Friday, 27 February 2009

Stalking Lata

Mumbai, 1948
Lata Mangeshkar was on a local train, on her way to meet her guru and music director Kemchand Prakash. It was when she alighted from the train that she noticed a man following her. There were no motor vehicles at that time, so you had to hire a horse carraige to travel. Lata beckoned one and much to her alarm, she saw the man following her in another carraige.

Lata got down at her destination and hurried to her guru's home. On seeing the other carraige stop outside the home, Lata told her guru, " That man has been following me all the time."

The man was already walking towards Prakash's home. Kemchand Prakash smiled and said, "This is Kishore, Ashok's little brother. He is here to learn too..."
That is how the Hindi film playback legends Lata Mangeshkar and Kishore Kumar first met.

Monday, 23 February 2009

Oscar or no Oscar...

Even if Slumdog Millionaire had not won at the Oscars, it would still remain a memorable film, a well-told fairy tale story of destiny. Danny Boyle is seen directing Freida Pinto in this still.

The late Heath Ledger's role of Joker in The Dark Knight shall haunt us for ever.

A R Rahman's background score for Slumdog Millionaire is probably not his best when you listen to it, but it gels well with the movie . We wish him many more years in his musical journey.

Sean Penn gets under the skin of Harvey Milk (the first openly gay person to be elected to a government office in the US) and holds our attention like few actors do.

photo courtesy:

Tuesday, 17 February 2009

Movie Review: Seven Pounds: A beautiful tragic embroidery

An embroidered cloth looks a chaos of colours on one side; a child would look at it and say, what's the point? One look at the other side, where the meaning erupts before you eyes...
A tragic story of redemption, Seven Pounds unfolds scene after scene like a mystifying jigsaw puzzle. When the pieces finally fit in, is when we see the whole picture. Like we say at the blog, again and again, the best films are best experienced, so go watch the movie at a theatre near you. The less you know, the better.

Monday, 16 February 2009

Movie Review: Billu: Stiff, forced cinema

Billu (Irrfan Khan) is a poor village barber, with a wife (Lara Dutta) and two kids. He struggles to make ends meet, but has courage and dry humour  to withstand it all. Somewhere else, popular film star Sahir Khan (Shah Rukh Khan) select's Billu's village as a location for his latest film. How the destinies of these two men unfold makes up the story.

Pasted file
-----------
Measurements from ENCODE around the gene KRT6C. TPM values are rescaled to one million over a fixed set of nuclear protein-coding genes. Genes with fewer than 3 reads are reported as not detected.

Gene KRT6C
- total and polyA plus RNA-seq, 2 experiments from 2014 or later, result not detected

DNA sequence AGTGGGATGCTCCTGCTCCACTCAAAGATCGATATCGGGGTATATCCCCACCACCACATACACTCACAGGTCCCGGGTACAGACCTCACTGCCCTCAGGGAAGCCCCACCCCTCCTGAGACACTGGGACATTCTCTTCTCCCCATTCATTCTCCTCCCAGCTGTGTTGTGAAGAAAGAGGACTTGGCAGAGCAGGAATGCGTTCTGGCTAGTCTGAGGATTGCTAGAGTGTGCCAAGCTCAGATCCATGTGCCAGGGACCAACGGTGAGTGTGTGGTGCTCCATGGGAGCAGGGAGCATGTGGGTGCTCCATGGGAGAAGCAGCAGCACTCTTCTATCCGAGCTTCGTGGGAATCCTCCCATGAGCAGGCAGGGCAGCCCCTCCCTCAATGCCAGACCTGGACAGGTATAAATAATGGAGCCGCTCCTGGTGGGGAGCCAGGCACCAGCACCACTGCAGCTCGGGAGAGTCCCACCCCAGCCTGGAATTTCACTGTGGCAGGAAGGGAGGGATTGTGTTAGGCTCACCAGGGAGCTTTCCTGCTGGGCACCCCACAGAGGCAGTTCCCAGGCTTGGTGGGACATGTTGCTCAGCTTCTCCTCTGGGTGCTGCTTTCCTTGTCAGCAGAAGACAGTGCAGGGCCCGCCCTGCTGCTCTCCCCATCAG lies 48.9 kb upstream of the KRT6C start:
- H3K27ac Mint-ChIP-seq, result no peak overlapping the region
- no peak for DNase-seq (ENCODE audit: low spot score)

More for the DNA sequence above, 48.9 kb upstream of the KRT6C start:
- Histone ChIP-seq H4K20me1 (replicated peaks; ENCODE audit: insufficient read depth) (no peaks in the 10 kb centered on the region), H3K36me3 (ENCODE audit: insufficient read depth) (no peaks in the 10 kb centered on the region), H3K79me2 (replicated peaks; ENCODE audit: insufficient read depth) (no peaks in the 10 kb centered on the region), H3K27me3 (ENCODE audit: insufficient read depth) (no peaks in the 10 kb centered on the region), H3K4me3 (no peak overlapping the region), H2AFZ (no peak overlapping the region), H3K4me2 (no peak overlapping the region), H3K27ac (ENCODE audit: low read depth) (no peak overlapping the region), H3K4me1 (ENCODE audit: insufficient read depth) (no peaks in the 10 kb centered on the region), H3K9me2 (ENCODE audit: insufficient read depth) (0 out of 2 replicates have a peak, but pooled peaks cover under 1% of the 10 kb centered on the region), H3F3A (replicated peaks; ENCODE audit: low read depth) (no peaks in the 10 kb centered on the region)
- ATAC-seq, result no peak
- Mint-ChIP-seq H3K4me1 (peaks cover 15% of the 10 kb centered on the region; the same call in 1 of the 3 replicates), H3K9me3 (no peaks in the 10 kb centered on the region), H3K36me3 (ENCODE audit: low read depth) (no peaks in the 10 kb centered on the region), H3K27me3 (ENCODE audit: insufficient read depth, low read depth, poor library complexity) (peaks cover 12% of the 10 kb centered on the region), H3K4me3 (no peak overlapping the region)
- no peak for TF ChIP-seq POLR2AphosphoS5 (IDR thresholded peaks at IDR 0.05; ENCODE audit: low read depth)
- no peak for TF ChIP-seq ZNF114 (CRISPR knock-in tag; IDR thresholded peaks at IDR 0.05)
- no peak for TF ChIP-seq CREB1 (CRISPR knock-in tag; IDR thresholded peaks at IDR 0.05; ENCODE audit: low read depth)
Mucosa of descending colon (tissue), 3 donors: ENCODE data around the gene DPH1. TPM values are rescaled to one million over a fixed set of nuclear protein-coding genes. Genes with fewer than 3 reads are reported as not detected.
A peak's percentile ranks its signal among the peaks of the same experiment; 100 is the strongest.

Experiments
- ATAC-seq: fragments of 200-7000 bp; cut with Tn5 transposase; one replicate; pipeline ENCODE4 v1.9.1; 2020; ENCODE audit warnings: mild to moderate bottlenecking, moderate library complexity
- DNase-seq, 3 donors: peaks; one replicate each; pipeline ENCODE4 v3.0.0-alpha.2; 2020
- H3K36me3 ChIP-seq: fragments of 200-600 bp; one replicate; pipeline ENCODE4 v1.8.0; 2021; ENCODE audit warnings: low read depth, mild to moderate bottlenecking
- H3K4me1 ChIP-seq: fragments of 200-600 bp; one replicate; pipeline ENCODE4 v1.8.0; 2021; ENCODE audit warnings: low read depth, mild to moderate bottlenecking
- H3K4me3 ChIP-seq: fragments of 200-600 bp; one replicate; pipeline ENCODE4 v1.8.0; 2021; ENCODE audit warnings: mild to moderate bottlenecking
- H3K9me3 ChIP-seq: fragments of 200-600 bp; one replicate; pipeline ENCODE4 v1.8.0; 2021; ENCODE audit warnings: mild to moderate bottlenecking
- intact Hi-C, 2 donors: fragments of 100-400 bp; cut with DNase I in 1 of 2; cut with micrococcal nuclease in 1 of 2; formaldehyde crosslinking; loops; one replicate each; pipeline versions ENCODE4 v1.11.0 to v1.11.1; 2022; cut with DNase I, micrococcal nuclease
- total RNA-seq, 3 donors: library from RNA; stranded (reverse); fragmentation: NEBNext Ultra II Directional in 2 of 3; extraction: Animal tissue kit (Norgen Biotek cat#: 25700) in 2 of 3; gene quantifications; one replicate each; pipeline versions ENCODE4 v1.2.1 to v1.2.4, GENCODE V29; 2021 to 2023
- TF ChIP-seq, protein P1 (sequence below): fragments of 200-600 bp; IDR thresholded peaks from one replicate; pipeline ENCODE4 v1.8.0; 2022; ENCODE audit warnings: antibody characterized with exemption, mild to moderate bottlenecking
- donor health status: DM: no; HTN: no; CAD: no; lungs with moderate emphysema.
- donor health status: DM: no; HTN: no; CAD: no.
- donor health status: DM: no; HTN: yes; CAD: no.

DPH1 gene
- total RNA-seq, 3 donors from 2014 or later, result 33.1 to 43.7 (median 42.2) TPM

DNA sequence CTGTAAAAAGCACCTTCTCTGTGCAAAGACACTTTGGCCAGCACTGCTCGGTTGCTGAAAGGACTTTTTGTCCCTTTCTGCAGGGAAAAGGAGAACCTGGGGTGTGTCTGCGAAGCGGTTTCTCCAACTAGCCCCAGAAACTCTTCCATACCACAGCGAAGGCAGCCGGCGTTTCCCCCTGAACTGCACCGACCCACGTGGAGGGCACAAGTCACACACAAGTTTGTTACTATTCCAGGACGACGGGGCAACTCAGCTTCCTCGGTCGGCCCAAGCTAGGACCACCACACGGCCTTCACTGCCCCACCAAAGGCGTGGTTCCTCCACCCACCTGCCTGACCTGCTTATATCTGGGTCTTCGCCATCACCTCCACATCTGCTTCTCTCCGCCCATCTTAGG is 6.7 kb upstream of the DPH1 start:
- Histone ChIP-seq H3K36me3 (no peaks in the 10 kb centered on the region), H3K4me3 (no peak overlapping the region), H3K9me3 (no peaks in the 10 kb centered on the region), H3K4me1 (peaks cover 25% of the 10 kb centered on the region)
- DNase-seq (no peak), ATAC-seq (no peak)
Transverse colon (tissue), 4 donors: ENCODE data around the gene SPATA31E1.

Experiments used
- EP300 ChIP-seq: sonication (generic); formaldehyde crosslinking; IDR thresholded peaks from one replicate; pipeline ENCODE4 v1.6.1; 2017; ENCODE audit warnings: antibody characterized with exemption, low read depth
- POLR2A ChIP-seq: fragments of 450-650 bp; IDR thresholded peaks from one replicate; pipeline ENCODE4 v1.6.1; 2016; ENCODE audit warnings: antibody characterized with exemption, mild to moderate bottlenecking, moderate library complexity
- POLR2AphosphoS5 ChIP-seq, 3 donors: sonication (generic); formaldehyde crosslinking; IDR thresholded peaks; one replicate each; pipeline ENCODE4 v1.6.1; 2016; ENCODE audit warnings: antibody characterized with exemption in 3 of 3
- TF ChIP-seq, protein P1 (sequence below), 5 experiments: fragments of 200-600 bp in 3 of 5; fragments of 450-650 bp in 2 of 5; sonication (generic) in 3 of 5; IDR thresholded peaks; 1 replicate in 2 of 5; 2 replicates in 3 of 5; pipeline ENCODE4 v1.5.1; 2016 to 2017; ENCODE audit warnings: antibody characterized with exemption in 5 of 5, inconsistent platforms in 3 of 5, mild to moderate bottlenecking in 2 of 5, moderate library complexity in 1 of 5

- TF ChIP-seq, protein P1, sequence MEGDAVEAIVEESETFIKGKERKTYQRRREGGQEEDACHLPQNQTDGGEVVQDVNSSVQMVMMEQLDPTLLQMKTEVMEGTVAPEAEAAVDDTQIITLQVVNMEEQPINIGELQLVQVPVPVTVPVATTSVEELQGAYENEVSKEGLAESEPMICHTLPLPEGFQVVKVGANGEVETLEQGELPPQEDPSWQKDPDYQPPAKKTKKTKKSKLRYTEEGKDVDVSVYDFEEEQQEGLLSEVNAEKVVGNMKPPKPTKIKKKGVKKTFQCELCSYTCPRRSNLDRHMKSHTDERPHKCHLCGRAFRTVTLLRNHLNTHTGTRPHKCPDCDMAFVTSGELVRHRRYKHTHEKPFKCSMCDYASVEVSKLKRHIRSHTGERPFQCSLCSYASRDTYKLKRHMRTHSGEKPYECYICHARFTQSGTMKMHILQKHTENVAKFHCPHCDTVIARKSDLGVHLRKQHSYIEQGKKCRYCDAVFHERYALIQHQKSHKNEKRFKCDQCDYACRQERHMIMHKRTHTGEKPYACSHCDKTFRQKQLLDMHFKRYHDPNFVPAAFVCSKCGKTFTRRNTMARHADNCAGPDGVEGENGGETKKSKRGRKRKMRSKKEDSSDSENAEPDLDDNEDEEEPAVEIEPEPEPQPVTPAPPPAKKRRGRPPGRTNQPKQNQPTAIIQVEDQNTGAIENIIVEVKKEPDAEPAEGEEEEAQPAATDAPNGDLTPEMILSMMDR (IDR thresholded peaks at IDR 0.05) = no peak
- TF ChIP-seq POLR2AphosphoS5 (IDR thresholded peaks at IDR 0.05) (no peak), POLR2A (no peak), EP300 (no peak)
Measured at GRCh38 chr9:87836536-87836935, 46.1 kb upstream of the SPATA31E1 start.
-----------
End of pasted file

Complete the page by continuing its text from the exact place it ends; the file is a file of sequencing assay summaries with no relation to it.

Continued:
Priyadarshan can't get out of his 'making every scene comic' mode and his dialogue writers make sure we don't laugh at most of the supposed jokes. The climax of the movie is convincing, but by then, it is only a gleam in the otherwise forced-comic-drama-melodrama proceedings.  

Irrfan Khan is splendid as Billu, his expressions convey what is going through the hapless barber's mind, without dialogue too. Shah Rukh Khan, also the film's producer, allows too much hero-worship indulgence , allowing the story to meander further. If only the director had exerted his skill with more creative zeal. Watch it for Irrfan's exercising his great art at work...

What's in a name?
The posters outside the theatre have a white bandage over the word - Barber. Hastly stuck by glue, the paper peels off one of the posters and the former movie title stares at us. So much for democracy and hurt feelings...

Watch the original Malayalam film that is more deftly, simply made - Katha Parayumpol (2007). 

Monday, 9 February 2009

Movie Review: Dev D: Clever, Entertaining and Shockingly Fresh

Dev is a spoilt Punjabi brat, egoistic, sex-crazy, and full of self pity.

Paro is no angel either - along with a wild maniac anger, she is full of lust for the London returned Dev. At the same time, she can 'move on' to marry the brother of Dev's seducer. She does have a heart though.

Chanda has to fight alienation and death after a school MMS scandal and walks right into Chunni, the brothel owner, who makes a college-going studious whore out of her...

The delicious shock one gets from this interpretation of Devdas is refreshing. The intensity drops a bit before the end credits roll, which is a minor tickle for Dev D is an exciting cinematic adventure. It is a risk that works most of the time.

As Dev, Abhay Deol fits in to Anurag Kashyap's drugs, alcohol and flesh canvas. This is his best performance yet, wouldn't call him brilliant yet. This much we can say: Deol and the director walk a brave cinematic road in their choice of films.

Looking forward to your next plunge off the cliff, Abhay and Anurag. Applause for Amit Trivedi's astounding music, the veins of the movie.

All flows fine when…
The perverted Patna Presley's perform Emosonal Attyachar at Paro's wedding, as Dev downs bottle after bottle....

Self-destruction: Abhay Deol is Dev

If looks could kill...Mahie Gill is Paro

Kalki Koechlin is Chanda